The group -- as you’ll no doubt remember -- is working on speeding up the data signal transfer speed, a.k.a. handoff, between wireless access points (APs) (see SpectraLink Seeks New Standard and Cisco's Home-Grown Roam).
This is important for VOWLAN (voice-over-wireless LAN) and other applications like wireless video, because the current handoff times between traditional, standalone APs mean that a person using a WiFi phone could drop the call when moving around the office. And the problem just gets worse when new security features like wireless protected access (WPA) get added to the mix and the onboard processor has to handle more number crunching than it is used to
The task group was approved by the IEEE executive committee in March, a source familiar with these matters tells Unstrung. The group name still awaits final approval from the higher levels but should happen in time for the May meeting of the IEEE.
But wait, there’s more: If the work is eventually ratified, the standard apparently won’t be called 802.11r -- that would be far too simple. Instead, it will be known by the catchier moniker of Fast Basic Service Set (BSS) Transition. [Ed. note: We do hope you’re concentrating there at the back; there will be test on this at the end of class.]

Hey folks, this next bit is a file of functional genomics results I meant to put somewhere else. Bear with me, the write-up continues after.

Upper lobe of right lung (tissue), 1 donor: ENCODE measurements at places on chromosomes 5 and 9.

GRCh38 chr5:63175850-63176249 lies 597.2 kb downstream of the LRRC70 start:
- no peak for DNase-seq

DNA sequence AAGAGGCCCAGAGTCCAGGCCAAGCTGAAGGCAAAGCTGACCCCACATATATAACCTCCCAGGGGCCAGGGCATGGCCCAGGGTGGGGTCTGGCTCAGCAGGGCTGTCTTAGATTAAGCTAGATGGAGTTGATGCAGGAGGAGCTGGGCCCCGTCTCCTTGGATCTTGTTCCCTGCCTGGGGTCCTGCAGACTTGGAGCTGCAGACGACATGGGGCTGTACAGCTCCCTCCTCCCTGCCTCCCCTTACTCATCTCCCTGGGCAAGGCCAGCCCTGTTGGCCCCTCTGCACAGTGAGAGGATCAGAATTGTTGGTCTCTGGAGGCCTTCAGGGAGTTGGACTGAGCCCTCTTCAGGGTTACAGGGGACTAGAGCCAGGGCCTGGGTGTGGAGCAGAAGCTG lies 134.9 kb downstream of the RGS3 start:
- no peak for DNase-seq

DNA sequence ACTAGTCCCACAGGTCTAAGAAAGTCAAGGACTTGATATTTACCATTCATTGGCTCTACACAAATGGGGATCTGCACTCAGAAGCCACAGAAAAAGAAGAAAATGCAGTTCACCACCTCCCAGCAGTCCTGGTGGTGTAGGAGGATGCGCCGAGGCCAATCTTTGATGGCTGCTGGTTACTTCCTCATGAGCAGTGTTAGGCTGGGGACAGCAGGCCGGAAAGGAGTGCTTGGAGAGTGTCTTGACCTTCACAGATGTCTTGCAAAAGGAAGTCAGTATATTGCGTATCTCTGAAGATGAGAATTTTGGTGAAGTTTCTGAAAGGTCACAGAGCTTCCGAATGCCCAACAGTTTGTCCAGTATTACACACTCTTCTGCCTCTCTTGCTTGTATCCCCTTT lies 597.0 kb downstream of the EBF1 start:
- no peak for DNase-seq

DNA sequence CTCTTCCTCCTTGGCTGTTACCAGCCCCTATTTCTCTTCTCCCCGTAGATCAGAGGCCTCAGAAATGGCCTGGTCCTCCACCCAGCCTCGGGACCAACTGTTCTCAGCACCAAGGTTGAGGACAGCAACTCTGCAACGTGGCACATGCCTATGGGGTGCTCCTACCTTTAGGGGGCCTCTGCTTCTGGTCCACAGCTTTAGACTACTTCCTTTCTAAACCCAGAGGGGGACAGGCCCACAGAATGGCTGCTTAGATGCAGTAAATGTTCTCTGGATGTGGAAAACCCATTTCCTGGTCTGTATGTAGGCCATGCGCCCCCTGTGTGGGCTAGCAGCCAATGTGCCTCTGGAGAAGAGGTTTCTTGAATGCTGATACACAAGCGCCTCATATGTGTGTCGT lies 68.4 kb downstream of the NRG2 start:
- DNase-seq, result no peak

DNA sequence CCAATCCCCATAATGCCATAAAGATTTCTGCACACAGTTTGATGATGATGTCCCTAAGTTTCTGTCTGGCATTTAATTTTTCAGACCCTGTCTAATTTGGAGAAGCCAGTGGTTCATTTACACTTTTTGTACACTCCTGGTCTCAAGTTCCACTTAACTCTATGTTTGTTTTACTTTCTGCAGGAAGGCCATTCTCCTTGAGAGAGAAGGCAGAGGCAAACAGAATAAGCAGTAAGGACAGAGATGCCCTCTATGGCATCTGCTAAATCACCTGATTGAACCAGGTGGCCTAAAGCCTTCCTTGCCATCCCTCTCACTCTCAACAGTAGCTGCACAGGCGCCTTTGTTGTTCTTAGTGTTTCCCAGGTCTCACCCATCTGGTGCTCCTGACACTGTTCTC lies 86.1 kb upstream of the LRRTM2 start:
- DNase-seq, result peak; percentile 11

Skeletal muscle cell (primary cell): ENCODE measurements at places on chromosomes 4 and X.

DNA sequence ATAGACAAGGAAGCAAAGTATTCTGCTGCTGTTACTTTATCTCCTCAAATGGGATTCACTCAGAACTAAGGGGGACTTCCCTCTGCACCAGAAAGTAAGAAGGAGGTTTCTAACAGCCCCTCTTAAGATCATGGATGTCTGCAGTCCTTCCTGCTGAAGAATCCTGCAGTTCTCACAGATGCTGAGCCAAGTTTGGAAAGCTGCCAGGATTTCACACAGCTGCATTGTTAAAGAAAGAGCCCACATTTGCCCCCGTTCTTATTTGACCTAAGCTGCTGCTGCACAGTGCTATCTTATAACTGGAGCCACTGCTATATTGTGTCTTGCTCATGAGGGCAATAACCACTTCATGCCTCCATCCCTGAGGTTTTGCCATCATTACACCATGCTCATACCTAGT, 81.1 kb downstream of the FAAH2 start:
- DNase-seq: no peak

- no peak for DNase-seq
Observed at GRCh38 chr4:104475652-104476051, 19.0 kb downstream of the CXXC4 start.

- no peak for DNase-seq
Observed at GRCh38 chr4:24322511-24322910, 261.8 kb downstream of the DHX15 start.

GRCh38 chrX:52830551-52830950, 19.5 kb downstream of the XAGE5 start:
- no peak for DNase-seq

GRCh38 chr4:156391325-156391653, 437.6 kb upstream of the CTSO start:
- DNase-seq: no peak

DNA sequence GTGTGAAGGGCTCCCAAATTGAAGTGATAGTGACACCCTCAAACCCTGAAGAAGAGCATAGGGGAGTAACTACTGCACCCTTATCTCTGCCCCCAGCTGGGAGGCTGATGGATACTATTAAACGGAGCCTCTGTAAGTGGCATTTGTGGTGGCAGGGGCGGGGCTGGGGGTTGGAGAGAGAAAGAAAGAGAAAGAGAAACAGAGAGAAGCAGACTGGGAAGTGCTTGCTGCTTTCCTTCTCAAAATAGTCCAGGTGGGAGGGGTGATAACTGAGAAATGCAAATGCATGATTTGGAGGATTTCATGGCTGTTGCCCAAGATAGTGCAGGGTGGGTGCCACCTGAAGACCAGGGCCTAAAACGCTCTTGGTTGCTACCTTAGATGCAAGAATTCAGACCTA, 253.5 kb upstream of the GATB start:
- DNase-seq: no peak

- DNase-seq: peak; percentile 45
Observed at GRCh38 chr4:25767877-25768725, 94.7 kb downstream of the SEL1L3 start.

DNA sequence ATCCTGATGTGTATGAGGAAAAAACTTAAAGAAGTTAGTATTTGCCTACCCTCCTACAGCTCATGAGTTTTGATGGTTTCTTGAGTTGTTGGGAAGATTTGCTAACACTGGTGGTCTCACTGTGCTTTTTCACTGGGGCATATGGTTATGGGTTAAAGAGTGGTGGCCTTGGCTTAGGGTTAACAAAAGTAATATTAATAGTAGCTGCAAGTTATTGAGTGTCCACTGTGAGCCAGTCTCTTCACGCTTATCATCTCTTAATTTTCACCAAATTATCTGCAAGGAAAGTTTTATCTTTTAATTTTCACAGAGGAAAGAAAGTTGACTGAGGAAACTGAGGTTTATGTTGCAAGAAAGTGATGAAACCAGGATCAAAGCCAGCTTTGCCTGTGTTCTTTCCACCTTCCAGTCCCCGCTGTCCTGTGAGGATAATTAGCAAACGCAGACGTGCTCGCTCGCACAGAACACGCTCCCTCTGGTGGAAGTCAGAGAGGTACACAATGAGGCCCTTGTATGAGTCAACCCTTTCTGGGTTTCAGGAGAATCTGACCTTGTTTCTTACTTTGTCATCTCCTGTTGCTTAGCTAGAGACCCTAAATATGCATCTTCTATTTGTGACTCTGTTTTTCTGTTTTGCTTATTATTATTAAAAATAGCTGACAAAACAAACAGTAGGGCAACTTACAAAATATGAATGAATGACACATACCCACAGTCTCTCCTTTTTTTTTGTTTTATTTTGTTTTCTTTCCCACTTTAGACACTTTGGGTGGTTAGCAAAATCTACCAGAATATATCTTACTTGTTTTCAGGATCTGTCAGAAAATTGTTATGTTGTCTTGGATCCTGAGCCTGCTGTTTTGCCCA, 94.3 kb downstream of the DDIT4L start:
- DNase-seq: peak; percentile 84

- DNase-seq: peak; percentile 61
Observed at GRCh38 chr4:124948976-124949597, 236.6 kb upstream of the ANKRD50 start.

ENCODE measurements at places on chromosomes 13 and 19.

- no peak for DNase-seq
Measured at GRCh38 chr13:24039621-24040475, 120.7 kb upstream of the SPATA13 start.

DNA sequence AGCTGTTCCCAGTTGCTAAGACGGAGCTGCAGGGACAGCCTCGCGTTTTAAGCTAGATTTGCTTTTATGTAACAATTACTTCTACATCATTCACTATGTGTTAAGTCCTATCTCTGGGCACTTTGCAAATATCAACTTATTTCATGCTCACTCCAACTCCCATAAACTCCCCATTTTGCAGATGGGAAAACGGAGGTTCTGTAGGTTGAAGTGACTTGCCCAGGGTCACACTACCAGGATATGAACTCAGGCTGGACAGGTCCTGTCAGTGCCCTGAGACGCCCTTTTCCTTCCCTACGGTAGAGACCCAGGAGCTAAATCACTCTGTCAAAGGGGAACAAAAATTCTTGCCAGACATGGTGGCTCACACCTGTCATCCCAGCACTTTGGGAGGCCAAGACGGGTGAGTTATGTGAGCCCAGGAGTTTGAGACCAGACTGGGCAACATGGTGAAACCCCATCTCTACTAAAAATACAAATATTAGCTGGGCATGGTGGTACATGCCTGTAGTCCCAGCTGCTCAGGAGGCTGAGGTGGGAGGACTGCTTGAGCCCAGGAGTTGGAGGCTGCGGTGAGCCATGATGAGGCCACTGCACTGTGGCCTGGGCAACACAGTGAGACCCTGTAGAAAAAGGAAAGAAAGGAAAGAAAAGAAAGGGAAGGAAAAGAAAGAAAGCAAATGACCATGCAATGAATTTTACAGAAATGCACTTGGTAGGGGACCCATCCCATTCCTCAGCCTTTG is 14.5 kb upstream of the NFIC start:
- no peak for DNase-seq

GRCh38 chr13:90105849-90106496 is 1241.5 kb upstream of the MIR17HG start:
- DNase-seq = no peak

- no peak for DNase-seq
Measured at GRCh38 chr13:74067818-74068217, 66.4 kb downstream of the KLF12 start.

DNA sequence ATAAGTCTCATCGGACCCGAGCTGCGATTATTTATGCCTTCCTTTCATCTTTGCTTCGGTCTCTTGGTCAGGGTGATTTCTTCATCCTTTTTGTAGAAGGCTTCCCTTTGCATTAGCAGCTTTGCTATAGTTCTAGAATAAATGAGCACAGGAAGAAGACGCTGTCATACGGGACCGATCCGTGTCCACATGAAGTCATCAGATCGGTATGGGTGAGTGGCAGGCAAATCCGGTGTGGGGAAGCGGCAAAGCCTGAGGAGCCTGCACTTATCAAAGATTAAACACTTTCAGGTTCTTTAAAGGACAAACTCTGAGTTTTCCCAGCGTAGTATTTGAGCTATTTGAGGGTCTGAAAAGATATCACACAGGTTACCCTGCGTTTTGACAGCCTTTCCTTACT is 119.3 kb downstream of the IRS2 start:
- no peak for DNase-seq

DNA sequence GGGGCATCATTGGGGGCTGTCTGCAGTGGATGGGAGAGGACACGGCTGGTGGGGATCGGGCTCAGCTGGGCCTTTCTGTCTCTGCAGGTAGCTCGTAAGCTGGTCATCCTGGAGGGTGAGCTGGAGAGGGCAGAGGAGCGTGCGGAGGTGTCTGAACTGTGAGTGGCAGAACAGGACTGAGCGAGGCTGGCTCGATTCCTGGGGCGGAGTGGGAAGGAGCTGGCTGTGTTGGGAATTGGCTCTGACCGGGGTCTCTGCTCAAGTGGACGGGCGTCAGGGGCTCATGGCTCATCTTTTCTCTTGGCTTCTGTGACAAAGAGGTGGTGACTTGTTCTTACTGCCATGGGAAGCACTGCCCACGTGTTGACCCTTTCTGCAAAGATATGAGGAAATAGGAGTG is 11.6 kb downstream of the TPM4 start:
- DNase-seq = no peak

Confused yet? Not to worry: This is an ideal opportunity for us to update our handy chart to help you navigate the alphabet soup of the 802.11 world...
Table 1: IEEE work in progress on the 802.11 standard
|802.11 Specification letter suffix||What it does|
|e||Adds quality-of-service features, multimedia support|
|f||Defining how access points interact|
|g||Ups data transfer rates on 2.4GHz band to 54 Mbit/s|
|h||Adding dynamic frequency selection to 802.11a to comply with European regulations|
|j||A version of 802.11a for Japan that will run on the authorized 4.9GHz-5GHz frequencies|
|k||Defines radio and network information to allow the better management of wireless LANs, will also enable new applications like location-based services|
|l||Not being used, because it looks confusing|
|m||Maintenance, this working group will go back and correct any errors in previous amendents to the specification|
|n||Not official yet but likely to be the designation of a high-throughput variant of the standard.|
|o||Not being used, because it looks confusing|
|r||Improving handoff times, will be called Fast BSS-Transition if ratified|
— Dan Jones, Site Editor, Unstrung